Home Editorials India’s Role

India’s Role

100
0
SHARE

Owing to its unique position in the comity of nations as a country that exists simultaneously in the third and first worlds, India is well-placed to communicate the woes of one to the other. While the developed countries have evolved over a period of centuries to their present condition, former colonies and oppressed nations have had to basically pull themselves up with their bootstraps after World War 2. The rapid advances in science & technology have meant that development processes have been in a state of dynamic imbalance and, in recent times, it barely takes a decade for a technology to become obsolete. As such, developing nations have a double challenge in keeping up.

Meetings like that of the G20 nations in Rome and Conference of Parties on Climate Change in Glasgow are attempts to overcome these inherent handicaps while facing global challenges. Prime Minister Narendra Modi’s address in Rome, for instance, needs to be seen in this context. He has offered to supply 5 billion Covid vaccines to the world’s less developed nations, but has also pointed out how the inherent bureaucratic barriers (rooted in the colonial mindset) have prevented grant of recognition to India’s indigenously developed Covaxin. Most of the time, the international organisations and groupings are used to protect economic, technological and political dominance.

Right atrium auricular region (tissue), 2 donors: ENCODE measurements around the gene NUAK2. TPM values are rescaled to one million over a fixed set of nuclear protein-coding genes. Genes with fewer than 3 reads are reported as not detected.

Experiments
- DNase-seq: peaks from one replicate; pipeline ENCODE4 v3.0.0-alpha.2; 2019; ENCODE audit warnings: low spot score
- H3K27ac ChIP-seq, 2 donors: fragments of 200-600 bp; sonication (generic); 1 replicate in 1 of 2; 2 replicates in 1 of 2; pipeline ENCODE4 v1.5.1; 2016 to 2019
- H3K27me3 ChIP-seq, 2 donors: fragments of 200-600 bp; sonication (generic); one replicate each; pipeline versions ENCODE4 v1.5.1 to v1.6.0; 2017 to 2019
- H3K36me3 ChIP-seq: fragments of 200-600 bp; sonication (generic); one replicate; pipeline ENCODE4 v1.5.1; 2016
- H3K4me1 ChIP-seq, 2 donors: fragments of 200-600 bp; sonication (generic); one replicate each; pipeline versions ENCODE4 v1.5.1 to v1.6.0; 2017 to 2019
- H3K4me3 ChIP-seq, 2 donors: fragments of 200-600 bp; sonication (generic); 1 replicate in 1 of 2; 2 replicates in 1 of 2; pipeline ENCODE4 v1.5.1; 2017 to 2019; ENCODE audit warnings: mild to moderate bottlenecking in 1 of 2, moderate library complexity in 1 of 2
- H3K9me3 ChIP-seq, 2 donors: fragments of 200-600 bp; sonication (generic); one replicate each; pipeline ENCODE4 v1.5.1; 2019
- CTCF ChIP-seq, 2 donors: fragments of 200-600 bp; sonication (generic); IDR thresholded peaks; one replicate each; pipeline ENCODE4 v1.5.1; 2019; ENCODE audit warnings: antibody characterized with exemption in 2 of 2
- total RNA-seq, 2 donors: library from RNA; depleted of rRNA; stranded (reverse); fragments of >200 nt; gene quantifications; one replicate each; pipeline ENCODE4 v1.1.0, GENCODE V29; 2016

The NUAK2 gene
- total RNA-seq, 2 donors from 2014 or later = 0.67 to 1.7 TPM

Upcoming ‘outsiders’ like India, Russia and China approach this challenge in different ways. India is best placed in the sense that it has no ideological differences with the ‘liberal democracies’. Its strategic location provides it clout with all the major players, even if it sometimes is intimidating for nations with expansionist agendas, such as China. As such, international meets such as the ones underway at present need to be deftly handled. India has to protect and promote its own interests, also bat on behalf of the smaller nations and, at the same time, support the global agenda.

At the present, the three challenges of the Covid-19 pandemic, the consequent economic disruption and climate change need very much to be addressed in a united manner. Russia and China believe they have the advantage and can afford to watch from a distance. Owing to their committed dependence on fossil fuels, they do not want to have ‘targets’ imposed on them. Hopefully, the US and Europe will appreciate the Indian willingness to work with and for the global community. This is where PM Modi’s pragmatic approach will help improve the situation in very difficult times and should, hopefully, receive the cooperation of the other leaders.